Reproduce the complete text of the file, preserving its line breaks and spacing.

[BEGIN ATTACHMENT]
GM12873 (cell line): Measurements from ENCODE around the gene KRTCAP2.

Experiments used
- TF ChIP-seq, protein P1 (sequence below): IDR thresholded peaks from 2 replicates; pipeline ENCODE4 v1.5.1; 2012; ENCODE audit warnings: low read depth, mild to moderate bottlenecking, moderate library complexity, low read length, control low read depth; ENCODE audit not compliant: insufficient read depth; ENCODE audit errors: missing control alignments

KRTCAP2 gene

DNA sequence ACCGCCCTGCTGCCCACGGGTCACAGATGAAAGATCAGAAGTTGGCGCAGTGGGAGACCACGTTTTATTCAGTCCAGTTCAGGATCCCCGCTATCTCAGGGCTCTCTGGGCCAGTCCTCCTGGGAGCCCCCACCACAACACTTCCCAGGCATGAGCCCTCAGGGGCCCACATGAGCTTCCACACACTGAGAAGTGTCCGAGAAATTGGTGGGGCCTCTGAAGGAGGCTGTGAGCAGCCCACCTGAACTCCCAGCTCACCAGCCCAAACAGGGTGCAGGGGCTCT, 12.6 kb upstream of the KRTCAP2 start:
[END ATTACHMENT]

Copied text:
GM12873 (cell line): Measurements from ENCODE around the gene KRTCAP2.

Experiments used
- TF ChIP-seq, protein P1 (sequence below): IDR thresholded peaks from 2 replicates; pipeline ENCODE4 v1.5.1; 2012; ENCODE audit warnings: low read depth, mild to moderate bottlenecking, moderate library complexity, low read length, control low read depth; ENCODE audit not compliant: insufficient read depth; ENCODE audit errors: missing control alignments

KRTCAP2 gene

DNA sequence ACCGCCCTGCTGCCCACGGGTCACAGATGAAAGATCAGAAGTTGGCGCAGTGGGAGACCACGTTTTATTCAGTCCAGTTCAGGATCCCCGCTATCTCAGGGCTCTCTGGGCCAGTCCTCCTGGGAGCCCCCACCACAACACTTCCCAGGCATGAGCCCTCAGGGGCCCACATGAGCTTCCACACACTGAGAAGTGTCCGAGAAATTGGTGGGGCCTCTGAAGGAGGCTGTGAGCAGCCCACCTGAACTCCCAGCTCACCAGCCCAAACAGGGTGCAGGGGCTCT, 12.6 kb upstream of the KRTCAP2 start: